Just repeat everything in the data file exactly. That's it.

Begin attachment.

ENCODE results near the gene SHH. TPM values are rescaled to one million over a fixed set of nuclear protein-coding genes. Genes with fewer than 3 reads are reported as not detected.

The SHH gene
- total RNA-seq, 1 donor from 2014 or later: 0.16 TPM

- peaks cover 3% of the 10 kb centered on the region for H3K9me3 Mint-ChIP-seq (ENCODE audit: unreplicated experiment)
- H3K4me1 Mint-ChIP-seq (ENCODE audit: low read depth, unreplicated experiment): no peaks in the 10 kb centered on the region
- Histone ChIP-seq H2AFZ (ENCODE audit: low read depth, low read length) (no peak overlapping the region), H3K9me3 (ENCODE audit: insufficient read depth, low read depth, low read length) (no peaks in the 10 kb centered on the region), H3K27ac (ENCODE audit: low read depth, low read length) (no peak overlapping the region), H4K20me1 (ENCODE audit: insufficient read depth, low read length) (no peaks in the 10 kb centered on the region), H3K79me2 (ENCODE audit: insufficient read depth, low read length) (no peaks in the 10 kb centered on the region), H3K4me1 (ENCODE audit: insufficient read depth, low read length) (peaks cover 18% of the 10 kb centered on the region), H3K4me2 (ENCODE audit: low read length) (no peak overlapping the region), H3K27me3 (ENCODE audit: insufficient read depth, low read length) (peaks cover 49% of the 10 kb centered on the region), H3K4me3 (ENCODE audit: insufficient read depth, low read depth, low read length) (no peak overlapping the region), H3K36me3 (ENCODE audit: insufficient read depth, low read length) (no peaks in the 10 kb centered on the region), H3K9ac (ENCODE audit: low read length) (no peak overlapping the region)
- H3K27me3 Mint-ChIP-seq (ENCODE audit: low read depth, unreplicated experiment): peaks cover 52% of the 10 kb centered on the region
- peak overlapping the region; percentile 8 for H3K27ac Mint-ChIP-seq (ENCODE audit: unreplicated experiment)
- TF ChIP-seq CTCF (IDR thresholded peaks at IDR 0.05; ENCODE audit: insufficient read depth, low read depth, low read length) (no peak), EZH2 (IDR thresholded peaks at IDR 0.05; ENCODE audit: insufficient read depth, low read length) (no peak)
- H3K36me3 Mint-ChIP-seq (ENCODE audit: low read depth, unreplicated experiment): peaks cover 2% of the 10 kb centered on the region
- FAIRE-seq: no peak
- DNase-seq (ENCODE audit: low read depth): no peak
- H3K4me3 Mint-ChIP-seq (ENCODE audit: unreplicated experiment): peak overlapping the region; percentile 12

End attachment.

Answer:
ENCODE results near the gene SHH. TPM values are rescaled to one million over a fixed set of nuclear protein-coding genes. Genes with fewer than 3 reads are reported as not detected.

The SHH gene
- total RNA-seq, 1 donor from 2014 or later: 0.16 TPM

- peaks cover 3% of the 10 kb centered on the region for H3K9me3 Mint-ChIP-seq (ENCODE audit: unreplicated experiment)
- H3K4me1 Mint-ChIP-seq (ENCODE audit: low read depth, unreplicated experiment): no peaks in the 10 kb centered on the region
- Histone ChIP-seq H2AFZ (ENCODE audit: low read depth, low read length) (no peak overlapping the region), H3K9me3 (ENCODE audit: insufficient read depth, low read depth, low read length) (no peaks in the 10 kb centered on the region), H3K27ac (ENCODE audit: low read depth, low read length) (no peak overlapping the region), H4K20me1 (ENCODE audit: insufficient read depth, low read length) (no peaks in the 10 kb centered on the region), H3K79me2 (ENCODE audit: insufficient read depth, low read length) (no peaks in the 10 kb centered on the region), H3K4me1 (ENCODE audit: insufficient read depth, low read length) (peaks cover 18% of the 10 kb centered on the region), H3K4me2 (ENCODE audit: low read length) (no peak overlapping the region), H3K27me3 (ENCODE audit: insufficient read depth, low read length) (peaks cover 49% of the 10 kb centered on the region), H3K4me3 (ENCODE audit: insufficient read depth, low read depth, low read length) (no peak overlapping the region), H3K36me3 (ENCODE audit: insufficient read depth, low read length) (no peaks in the 10 kb centered on the region), H3K9ac (ENCODE audit: low read length) (no peak overlapping the region)
- H3K27me3 Mint-ChIP-seq (ENCODE audit: low read depth, unreplicated experiment): peaks cover 52% of the 10 kb centered on the region
- peak overlapping the region; percentile 8 for H3K27ac Mint-ChIP-seq (ENCODE audit: unreplicated experiment)
- TF ChIP-seq CTCF (IDR thresholded peaks at IDR 0.05; ENCODE audit: insufficient read depth, low read depth, low read length) (no peak), EZH2 (IDR thresholded peaks at IDR 0.05; ENCODE audit: insufficient read depth, low read length) (no peak)
- H3K36me3 Mint-ChIP-seq (ENCODE audit: low read depth, unreplicated experiment): peaks cover 2% of the 10 kb centered on the region
- FAIRE-seq: no peak
- DNase-seq (ENCODE audit: low read depth): no peak
- H3K4me3 Mint-ChIP-seq (ENCODE audit: unreplicated experiment): peak overlapping the region; percentile 12